Phew. It’s been a busy month.
I’ve done a lot of interviews including national TV and radio spots, I’ve written blog posts for the likes of Mamamia and Kidspot, and been the subject of several reviews. I’ve started compiling the media mentions and appearances here if you’re keen to go through them.
Some of it is frustrating – mainly because we’re both arguing the same thing. For example, this is one of the comments left on the Kidspot Facebook page after my post: “No she’s right, I guess we should push our own thoughts and feelings onto our children, there is no way they should be allowed to have free will and their own opinions.”
That was a particularly frustrating one, because the WHOLE POINT of The Anti-Princess Club is to provide an alternative to the wave of princess mania that the ENTIRE WORLD pushes onto girls in so many ways. And, as I’ve stated SO MANY times in the past: my daughter makes her own choices and has been through many a princess-loving phase herself… her room is full of princess stuff… I just wanted to add some diversity to hers and everyone else’s shelves so that it wasn’t ALL princess, ALL of the time.
There was actually a negative yet insightful comment made on my Radio National appearance that I wanted to address.
Someone texted in to say that the word ‘anti’ was too harsh. I got it. And I began to wonder if the ‘Anti-Princess’ title was appropriate from the moment I started writing the first manuscript.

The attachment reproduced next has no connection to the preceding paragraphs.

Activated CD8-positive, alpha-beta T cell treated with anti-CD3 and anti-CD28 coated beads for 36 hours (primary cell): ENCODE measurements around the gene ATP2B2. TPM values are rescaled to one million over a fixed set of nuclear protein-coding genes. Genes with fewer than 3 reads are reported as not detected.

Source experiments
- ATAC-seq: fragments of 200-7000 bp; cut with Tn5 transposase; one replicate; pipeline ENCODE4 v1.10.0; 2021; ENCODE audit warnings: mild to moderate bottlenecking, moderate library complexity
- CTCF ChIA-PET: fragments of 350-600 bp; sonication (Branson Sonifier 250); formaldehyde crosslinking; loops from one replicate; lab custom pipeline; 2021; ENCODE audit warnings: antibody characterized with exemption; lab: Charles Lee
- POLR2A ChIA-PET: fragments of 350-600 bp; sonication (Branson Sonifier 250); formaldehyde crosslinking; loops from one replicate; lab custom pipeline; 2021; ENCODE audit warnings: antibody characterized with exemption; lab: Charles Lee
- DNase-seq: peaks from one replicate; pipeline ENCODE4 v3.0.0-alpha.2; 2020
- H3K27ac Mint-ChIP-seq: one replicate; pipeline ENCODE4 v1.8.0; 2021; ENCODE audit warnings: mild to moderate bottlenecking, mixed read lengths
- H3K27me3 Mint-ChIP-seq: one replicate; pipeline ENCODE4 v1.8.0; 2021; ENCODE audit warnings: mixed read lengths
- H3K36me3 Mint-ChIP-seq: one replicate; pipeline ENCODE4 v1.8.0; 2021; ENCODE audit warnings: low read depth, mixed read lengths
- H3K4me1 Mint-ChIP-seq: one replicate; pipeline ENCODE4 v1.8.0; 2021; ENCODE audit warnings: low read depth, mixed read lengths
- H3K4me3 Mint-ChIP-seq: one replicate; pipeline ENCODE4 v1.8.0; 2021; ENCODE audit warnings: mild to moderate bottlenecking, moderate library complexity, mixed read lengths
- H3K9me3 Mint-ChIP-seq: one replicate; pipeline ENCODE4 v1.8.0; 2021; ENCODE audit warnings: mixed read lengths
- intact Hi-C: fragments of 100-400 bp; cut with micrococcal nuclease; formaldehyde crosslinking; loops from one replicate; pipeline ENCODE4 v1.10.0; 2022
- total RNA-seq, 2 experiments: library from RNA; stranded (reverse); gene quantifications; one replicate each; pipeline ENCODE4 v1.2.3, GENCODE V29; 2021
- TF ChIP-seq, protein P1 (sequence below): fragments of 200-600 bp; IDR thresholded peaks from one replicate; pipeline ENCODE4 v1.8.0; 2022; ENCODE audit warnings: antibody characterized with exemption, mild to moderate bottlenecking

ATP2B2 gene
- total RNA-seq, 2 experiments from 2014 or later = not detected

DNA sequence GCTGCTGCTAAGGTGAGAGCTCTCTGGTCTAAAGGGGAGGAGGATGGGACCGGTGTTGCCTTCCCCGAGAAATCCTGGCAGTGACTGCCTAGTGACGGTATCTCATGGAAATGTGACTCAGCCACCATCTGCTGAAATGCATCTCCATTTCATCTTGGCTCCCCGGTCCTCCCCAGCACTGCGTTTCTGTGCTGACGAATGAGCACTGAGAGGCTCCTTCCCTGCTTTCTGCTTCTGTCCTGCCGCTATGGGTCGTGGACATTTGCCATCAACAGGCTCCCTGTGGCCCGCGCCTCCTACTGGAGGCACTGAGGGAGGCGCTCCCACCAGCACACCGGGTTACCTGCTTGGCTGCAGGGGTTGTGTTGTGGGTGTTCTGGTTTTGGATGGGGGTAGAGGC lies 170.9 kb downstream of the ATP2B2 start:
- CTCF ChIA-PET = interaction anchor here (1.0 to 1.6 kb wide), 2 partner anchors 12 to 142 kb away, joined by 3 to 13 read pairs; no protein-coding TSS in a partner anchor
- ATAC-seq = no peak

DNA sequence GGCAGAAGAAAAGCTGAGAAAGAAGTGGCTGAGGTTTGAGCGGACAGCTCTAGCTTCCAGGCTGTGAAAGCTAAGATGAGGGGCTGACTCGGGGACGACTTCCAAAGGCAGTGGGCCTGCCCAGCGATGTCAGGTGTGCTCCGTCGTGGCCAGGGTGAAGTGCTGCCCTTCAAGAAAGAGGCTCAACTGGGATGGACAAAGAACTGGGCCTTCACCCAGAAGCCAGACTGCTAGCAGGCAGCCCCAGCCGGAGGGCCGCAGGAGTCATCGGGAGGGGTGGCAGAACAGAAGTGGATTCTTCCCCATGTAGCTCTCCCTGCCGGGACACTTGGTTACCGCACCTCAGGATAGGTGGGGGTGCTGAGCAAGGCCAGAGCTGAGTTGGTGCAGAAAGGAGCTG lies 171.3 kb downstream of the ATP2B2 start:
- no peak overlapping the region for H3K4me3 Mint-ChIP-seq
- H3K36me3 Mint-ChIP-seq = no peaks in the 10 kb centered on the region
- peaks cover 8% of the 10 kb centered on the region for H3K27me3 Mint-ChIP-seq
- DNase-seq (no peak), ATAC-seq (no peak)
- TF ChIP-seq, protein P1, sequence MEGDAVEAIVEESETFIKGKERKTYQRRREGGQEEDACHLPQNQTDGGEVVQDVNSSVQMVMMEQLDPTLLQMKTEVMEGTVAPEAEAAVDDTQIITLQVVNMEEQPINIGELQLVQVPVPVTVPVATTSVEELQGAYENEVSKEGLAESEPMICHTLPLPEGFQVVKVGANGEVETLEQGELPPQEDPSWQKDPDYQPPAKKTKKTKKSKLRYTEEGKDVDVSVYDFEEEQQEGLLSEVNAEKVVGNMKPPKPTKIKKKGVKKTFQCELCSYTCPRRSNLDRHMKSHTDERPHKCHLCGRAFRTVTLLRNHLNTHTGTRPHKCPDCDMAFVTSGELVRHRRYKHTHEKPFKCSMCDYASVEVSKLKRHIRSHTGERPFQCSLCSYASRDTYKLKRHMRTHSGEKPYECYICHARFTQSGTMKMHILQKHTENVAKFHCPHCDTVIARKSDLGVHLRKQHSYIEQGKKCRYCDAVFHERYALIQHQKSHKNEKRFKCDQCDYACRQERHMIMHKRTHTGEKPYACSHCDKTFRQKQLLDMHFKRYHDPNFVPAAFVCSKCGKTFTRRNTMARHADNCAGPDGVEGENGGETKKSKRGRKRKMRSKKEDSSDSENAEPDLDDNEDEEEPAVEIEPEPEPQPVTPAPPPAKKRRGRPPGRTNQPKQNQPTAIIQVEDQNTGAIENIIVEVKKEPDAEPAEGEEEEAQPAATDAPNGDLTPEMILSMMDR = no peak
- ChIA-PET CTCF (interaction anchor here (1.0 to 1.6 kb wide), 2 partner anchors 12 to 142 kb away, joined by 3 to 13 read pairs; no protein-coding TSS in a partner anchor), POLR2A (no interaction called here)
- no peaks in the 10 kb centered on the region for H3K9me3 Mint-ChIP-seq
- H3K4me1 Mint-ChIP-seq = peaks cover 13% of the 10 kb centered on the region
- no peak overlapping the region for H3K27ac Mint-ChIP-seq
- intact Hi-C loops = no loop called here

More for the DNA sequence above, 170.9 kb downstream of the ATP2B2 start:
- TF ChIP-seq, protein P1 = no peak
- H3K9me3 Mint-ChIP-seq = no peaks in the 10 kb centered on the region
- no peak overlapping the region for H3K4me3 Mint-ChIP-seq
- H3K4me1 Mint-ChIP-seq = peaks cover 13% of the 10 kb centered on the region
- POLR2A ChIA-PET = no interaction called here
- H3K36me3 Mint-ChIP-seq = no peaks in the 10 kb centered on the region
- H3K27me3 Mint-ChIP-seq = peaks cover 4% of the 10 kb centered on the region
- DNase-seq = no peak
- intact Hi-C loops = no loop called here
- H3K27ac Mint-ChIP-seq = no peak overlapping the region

I think it is.
When I speak to school groups, I talk about the word ‘anti’ and what it means. To break it down into the chat I have with my seven-year-olds: you can be ‘anti-washing up,’ you can be ‘anti-broccoli,’ you can be ‘anti-country music’ – but that is not the same as being ‘anti-people-who-wash-up,’ or ‘anti-people-who-like-broccoli,’ or ‘anti-people-who-like-country-music.’ So, you’re free not to like something or to be opposed to something, like princesses, but that doesn’t mean you don’t accept people who do like those things.
And, if you read the books, the anti-princesses are kind, compassionate, open-minded characters who would never harbour negativity towards someone who did like princesses. They celebrate difference. It’s just that they are ‘anti-princess’ themselves.
So, I stand by The Anti-Princess Club title… besides… I don’t think The Club for Girls Who Don’t Particularly Like Princesses (But Each To Their Own) would have been quite as attention-grabbing – do you?